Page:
U.S. CitiesCity-Data Forum Index
Go Back   City-Data Forum > General Forums > Urban Planning
 [Register]
Please register to participate in our discussions with 2 million other members - it's free and quick! Some forums can only be seen by registered members. After you create your account, you'll be able to customize options and access all our 15,000 new posts/day with fewer ads.
View detailed profile (Advanced) or search
site with Google Custom Search

Search Forums  (Advanced)
Reply Start New Thread
 
Old 03-04-2013, 09:15 PM
 
Location: Southern California
15,087 posts, read 17,576,598 times
Reputation: 10299

Advertisements

Quote:
Originally Posted by Geologic View Post
Dying Shopping Malls : Where? Why? Remedies

...
Where: Many places.
Why: A variety of reasons.
Remedy: Nothing - the free market will be the remedy.

The mall is private commercial property - nothing needs to be done.

[this is not an urban planning problem]
Reply With Quote Quick reply to this message

 
Old 03-04-2013, 09:25 PM
 
Location: Coos Bay, Oregon
7,142 posts, read 8,889,188 times
Reputation: 7732
Quote:
Originally Posted by MIKEETC View Post
Where: Many places.
Why: A variety of reasons.
Remedy: Nothing - the free market will be the remedy.

The mall is private commercial property - nothing needs to be done.

[this is not an urban planning problem]
Brick and mortar is so... 20th century.
Reply With Quote Quick reply to this message
 
Old 03-04-2013, 09:27 PM
 
Location: SoCal & Mid-TN
2,201 posts, read 2,139,668 times
Reputation: 2636
In Nashville, TN two malls have closed in the past 7 years. The newer and smaller of the two, in a more upper-middle class area, was the Bellevue Mall. Wanting very badly to be upscale, it opened in 1990 and closed in 2006 or so. The area had been growing and there were more new apartment and condo developments coming in. It's on the outskirts of town, just off of the interstate highway going west (I-40). There wasn't really anything out there, shopping wise and it did okay at first. Let me say that the design was bad - there was a lot of empty space and it seemed like you had to walk a long way to get anywhere.

The second mall was at one time the largest in the area - opening in 1978 with the last anchor stores closing in Jan of 2012 - Hickory Hollow Mall. It was a great mall and generated a lot of outlying retail around it. It' in Antioch, which had been a solidly middle class area for a long time. Somewhat on the outskirts of town, off of the interstate heading southeast (I-24) but with more vibrant and populate towns in the neighboring county.

Now, many people in Nashville will tell you that HHM went down because of a large influx of Hispanic immigrants to the area and too many "gang like" teens hanging around (despite the fact that Antioch is a huge area that is still majority white workings class). They offer no suggestions on Bellevue. It should be note that a new mall, Cool Springs, opened in Brentwood - not exactly mid-way between the two because it's actually in the next county south - but it seems to have played a big role in the decline of the two previous mentions. Also, smaller malls and shopping districts opened in two other counties to the southeast. These are no doubt drawing some from the suburbs (and these counties are home to a lot of commuters because housing is cheaper). But it leaves the people in Antioch and Bellevue with a rather long drive to get to decent shopping which is a real pain (I know because I live in Antioch for all of 2012).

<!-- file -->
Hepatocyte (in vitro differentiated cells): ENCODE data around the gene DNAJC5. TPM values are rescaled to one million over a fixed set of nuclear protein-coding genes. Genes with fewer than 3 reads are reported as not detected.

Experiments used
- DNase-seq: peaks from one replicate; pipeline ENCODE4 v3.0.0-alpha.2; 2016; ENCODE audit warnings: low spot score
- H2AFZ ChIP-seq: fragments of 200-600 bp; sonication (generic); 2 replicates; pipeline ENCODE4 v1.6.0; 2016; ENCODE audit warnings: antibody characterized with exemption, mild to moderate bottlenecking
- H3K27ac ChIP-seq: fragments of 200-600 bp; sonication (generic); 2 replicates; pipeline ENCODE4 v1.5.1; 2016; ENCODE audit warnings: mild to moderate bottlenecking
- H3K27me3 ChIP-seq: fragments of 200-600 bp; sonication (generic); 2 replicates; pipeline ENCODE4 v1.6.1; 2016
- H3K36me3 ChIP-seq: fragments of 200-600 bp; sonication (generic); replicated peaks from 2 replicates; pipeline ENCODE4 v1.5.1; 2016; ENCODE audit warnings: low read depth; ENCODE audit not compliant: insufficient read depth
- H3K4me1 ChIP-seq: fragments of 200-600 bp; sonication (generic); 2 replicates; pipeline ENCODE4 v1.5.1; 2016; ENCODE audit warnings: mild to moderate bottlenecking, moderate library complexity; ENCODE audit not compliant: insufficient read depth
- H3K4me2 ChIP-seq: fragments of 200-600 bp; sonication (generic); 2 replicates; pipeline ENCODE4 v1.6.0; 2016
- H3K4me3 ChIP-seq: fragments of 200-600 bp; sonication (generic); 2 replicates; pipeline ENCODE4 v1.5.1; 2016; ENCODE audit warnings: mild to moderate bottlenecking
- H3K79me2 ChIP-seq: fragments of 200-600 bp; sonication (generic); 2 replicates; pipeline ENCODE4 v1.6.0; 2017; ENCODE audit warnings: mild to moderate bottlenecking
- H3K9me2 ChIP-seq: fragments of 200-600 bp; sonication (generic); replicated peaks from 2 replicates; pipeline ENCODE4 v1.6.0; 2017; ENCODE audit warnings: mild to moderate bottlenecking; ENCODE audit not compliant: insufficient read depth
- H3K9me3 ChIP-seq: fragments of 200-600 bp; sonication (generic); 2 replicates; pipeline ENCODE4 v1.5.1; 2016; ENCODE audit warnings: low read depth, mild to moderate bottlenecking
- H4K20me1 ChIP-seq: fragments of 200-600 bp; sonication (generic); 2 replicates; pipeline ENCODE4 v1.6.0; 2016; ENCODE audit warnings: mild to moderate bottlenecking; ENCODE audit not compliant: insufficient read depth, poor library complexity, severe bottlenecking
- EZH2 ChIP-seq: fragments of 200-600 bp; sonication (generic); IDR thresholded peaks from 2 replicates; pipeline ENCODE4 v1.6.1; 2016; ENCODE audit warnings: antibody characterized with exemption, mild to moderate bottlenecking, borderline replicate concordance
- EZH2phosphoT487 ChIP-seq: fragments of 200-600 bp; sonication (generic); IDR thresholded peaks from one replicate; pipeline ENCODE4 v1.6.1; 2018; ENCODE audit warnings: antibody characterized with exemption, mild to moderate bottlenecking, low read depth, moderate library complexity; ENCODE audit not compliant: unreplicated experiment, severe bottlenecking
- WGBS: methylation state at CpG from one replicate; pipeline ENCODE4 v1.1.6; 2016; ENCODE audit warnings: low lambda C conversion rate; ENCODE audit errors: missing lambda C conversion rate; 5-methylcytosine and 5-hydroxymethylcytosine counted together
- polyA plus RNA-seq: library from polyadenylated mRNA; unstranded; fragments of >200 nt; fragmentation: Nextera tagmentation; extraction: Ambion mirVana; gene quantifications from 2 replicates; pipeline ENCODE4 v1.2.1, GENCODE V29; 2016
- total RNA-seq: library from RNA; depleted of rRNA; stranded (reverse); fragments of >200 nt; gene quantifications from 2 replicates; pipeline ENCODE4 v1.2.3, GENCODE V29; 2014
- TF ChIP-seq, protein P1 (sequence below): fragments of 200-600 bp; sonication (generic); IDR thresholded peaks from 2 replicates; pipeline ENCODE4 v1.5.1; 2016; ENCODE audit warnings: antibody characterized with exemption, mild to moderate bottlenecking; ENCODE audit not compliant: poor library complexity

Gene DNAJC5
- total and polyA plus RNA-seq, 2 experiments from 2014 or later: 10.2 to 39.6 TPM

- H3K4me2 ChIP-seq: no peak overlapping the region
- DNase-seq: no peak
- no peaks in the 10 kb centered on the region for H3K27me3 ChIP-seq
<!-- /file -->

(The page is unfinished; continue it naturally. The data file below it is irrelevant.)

Here in Los Angeles we have these new Disney-esque mixed use developments like the Grove and the Americana at Brand (in Glendale, CA - an LA suburb). The same developer did both - faux Main Street design with fountains, a green area, trolley, and apartments and condos on the upper floor (expensive ones). I was at one of these yesterday. Lots of people walking around, some of the restaurants pretty busy, but don't know how much money was changing hands. A lot of the stores are upscale and were pretty empty. On the other hand, the Glendale Galleria (across the street) was packed and it is a traditional "mall".

Last edited by Spikett; 03-04-2013 at 09:28 PM.. Reason: juxtaposition
Reply With Quote Quick reply to this message
 
Old 03-04-2013, 09:27 PM
 
Location: Southern California
15,087 posts, read 17,576,598 times
Reputation: 10299
Quote:
Originally Posted by KaaBoom View Post
Brick and mortar is so... 20th century.
For the bread and butter stuff it is.

[the internet is a double-edged sword]
Reply With Quote Quick reply to this message
 
Old 03-04-2013, 09:43 PM
 
2,971 posts, read 2,753,570 times
Reputation: 6569
Malls tended in the USA to be built in advance of rapidly developing suburban areas with hopes of targeting ever increasing buying power in expanding areas. A few were built as destination locations based on scale to replicate old 'Main Street Commercial Centers' and "Central marketplace'. Most malls retail mix seem analogous to cable TV packages with hundreds of retailers (channels) of which 95% you don't want or need. Thus, why go to a central marketplace anymore?